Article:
Learning a second language is a daunting task! Everyone says the best way to really learn is to immerse yourself, and visit or live in a place where the language is spoken. If you don’t use it, you’ll never learn it! Semester abroad programs are often taught in English, and the language portion is not as emphasized. This is why Summer Language programs are so awesome! A summer abroad gives you the opportunity to focus on your new language without the distractions of other subjects. We interviewed Charlie, a Sophomore at George Mason University to learn about his experience on the GMU Summer Language Study in Buenos Aires.
Charlie is a student intern at the Center for Global Education, and a study abroad enthusiast! Before his summer abroad trip to Argentina, he spent a week in northern Spain. He chose to go to GMU because of their study abroad programs and opportunities.
Why did you choose to study abroad?
I came to Mason for study abroad programs, I want to travel a lot and I think having international experience on resume is valuable. I’m thinking about becoming a Global Business major.
The Summer Language Study in Buenos Aires was a four week trip with 5 hours of language class each day! He stayed with a family and had his afternoons as free time. They went on excursions to Recoleta, El Tigre, a picnic in the Palermo forest, walking tour of La Boca and Plaza de Mayo, and a trip to Cafe Tortoni to see a live Tango show. The program also offered an optional trip to Iguazu Falls.
How was your housing?
My homestay was amazing. I was in one of the largest housing units of my program and I stayed with another member of my group, and another student from Morocco that had been there for a year. My host mom was amazing and I learned a lot from her and felt taken care of. She gave me sheets, a great room, and a nice closet for my things. She also had dinner and breakfast waiting for us everyday, allowing us to eat whenever we pleased. Whenever I would eat, she would come into the kitchen and we would talk about our day, laugh when we didn’t understand each other, and got to know each other.
Would you recommend a Homestay?
For a longer period abroad, I think I would prefer a dorm. But for language or short term programs, I think it’s better to stay in a homestay.
Since summer programs are shorter, many people feel more comfortable with a homestay. Living with a local family dramatically increases your chances of becoming fluent. See our other tips on Language Fluency here.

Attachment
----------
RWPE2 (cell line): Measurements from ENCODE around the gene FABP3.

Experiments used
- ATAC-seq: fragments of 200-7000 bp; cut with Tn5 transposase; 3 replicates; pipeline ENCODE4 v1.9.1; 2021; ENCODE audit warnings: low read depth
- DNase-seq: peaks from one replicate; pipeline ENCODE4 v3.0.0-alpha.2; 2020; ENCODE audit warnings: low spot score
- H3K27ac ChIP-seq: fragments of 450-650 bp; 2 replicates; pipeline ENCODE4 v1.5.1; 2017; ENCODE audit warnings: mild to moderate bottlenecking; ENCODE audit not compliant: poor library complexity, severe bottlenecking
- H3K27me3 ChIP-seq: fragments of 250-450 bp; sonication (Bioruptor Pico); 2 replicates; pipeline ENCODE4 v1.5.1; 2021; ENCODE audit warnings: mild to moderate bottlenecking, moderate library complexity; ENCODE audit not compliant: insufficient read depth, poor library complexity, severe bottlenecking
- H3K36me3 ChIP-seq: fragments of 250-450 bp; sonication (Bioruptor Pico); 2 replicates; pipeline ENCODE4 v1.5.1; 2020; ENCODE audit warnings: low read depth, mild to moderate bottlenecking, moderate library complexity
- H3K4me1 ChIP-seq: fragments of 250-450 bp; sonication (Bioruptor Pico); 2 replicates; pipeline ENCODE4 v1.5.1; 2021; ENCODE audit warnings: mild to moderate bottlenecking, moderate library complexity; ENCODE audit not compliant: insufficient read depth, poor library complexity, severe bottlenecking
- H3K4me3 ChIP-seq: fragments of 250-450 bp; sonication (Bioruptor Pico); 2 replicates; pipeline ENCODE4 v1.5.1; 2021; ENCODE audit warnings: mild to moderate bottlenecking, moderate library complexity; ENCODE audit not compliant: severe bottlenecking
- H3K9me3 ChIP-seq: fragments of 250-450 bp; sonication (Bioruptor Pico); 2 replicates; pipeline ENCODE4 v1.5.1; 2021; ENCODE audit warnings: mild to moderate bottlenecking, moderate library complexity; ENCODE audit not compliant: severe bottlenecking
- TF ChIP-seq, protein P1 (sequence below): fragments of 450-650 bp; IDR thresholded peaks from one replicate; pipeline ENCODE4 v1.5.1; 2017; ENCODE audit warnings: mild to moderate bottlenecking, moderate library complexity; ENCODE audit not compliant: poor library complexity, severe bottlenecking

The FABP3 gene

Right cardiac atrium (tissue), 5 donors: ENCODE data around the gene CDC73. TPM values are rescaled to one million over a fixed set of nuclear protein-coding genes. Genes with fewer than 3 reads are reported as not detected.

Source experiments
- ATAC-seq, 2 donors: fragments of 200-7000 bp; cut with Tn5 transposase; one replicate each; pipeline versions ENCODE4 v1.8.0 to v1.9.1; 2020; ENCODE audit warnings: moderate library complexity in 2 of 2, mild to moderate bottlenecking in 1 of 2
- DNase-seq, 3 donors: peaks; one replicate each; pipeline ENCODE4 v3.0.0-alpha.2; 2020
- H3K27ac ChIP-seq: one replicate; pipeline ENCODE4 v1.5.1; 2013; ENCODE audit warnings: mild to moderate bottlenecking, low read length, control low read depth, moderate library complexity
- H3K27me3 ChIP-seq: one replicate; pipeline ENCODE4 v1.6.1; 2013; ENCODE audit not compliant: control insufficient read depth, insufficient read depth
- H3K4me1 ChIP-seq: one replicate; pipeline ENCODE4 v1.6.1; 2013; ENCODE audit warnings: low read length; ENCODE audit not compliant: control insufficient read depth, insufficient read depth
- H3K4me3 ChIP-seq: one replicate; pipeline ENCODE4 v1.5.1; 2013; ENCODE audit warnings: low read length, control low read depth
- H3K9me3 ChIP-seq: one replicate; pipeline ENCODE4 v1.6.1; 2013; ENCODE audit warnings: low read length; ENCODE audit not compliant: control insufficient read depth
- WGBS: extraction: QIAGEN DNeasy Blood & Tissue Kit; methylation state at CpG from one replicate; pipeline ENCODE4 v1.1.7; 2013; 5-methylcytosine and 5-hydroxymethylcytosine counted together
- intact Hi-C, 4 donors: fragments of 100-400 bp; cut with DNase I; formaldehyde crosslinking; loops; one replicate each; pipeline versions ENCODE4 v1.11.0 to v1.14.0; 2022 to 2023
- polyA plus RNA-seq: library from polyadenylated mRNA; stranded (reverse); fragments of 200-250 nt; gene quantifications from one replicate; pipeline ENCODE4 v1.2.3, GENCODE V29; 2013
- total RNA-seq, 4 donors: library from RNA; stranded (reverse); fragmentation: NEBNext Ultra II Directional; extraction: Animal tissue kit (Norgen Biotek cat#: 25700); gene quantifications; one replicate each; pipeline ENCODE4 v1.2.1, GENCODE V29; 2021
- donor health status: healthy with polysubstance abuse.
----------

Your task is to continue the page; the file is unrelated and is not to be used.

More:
How do you think study abroad impacted your major or future career goals?
I think it gave me a leg up; an experience to talk about, a challenge.
In the future, Charlie is looking forward to working in the Global Business area. He would like to do a summer internship in NYC, and live or work abroad at some point.
How has your Spanish language improved?
I feel my language skills have improved, although, like I said, being in the city longer would have been beneficial. I was able to practice both in class, at my home-stay, and while I was out eating, shopping, on the Subte, buying bus tickets, and so much more. Definitely was not a shortage of people who wanted to listen to be speak Spanish and laugh and correct me. It was a great environment to learn and not be afraid to just talk to someone in a cafe and even if I said something incorrectly, they would help me and when they would speak everyone would speak slowly so that I could understand.
Summer abroad programs can also be a great introduction to living abroad, many students who study abroad in the summer, go on to study abroad for a full semester or year. The intensive language program can give you a head start on your longer adventure abroad! You may also feel more comfortable going to an alternative location with fewer American students, if you’ve tested the waters on a shorter trip abroad.
What was the best part of your trip abroad?
The people I met. I got a chance to make friends with people from all over the country, and they’ve been really influential for me. I also made friends with a girl who had been living in Buenos Aires for a year, and she introduced me to a bunch of her local friends.
Words of wisdom:
My advice to a student going on this program would be to go out and do as much as you possibly can. Even if you are tired, go out and explore, even going to a different section of the city and sitting in a cafe was one of the most interesting experiences of my trip. Don’t be lazy. Explore. Any type of student could benefit this program, yet a student with a more independent mindset would do well on this trip.
Was your Study Abroad experience worthwhile?
After my study abroad experience in Buenos Aires, I feel I have both grown as an individual and as student. I am more independent and much better at taking things as they come, enjoying the current moment, and making the most of a less than likely situation. I am also more outgoing and am more motivated in school. My experience has changed my cultural awareness in that I now know, that what someone says about a city or country may not be true, and only going to that country to see for yourself will disprove what someone else says.